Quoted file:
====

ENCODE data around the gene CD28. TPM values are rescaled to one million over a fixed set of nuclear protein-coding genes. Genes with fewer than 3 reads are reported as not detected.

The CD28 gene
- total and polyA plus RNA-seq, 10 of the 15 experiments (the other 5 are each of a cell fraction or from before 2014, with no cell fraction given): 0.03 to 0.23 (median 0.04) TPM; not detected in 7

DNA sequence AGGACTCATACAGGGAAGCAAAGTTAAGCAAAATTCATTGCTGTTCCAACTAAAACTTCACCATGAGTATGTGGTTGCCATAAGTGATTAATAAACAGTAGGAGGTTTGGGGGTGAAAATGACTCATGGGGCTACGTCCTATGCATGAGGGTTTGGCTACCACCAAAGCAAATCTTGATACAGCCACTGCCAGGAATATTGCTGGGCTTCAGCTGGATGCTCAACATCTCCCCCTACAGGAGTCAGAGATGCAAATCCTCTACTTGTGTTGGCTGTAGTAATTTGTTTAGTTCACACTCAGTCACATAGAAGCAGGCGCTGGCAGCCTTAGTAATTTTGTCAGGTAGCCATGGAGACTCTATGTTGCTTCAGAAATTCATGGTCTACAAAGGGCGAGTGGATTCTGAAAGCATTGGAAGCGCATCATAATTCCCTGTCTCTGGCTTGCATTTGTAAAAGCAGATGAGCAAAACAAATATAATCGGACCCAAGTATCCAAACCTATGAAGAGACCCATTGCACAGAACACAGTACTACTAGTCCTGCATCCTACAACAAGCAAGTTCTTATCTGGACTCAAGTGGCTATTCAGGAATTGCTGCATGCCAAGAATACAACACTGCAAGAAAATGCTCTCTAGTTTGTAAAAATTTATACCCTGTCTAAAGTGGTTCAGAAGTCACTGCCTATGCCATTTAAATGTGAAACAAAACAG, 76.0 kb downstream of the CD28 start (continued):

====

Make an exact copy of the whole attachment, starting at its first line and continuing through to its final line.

ENCODE data around the gene CD28. TPM values are rescaled to one million over a fixed set of nuclear protein-coding genes. Genes with fewer than 3 reads are reported as not detected.

The CD28 gene
- total and polyA plus RNA-seq, 10 of the 15 experiments (the other 5 are each of a cell fraction or from before 2014, with no cell fraction given): 0.03 to 0.23 (median 0.04) TPM; not detected in 7

DNA sequence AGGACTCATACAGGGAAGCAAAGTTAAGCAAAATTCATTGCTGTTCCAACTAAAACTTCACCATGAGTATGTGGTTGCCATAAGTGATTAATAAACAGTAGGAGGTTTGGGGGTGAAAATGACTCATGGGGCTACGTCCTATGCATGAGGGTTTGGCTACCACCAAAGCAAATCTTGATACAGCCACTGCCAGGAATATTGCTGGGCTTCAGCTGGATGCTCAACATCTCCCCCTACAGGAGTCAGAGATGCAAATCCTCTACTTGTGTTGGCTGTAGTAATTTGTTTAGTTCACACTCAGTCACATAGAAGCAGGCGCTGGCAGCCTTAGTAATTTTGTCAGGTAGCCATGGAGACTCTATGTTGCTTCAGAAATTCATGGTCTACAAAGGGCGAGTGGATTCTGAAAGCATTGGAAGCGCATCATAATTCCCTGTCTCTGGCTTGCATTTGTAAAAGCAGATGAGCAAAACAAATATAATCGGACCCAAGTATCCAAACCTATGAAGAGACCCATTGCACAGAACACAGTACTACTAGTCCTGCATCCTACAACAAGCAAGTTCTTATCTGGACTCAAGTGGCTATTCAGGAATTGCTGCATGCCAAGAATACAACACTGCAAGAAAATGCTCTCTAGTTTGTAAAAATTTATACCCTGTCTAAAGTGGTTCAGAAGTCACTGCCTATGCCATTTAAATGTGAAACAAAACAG, 76.0 kb downstream of the CD28 start (continued):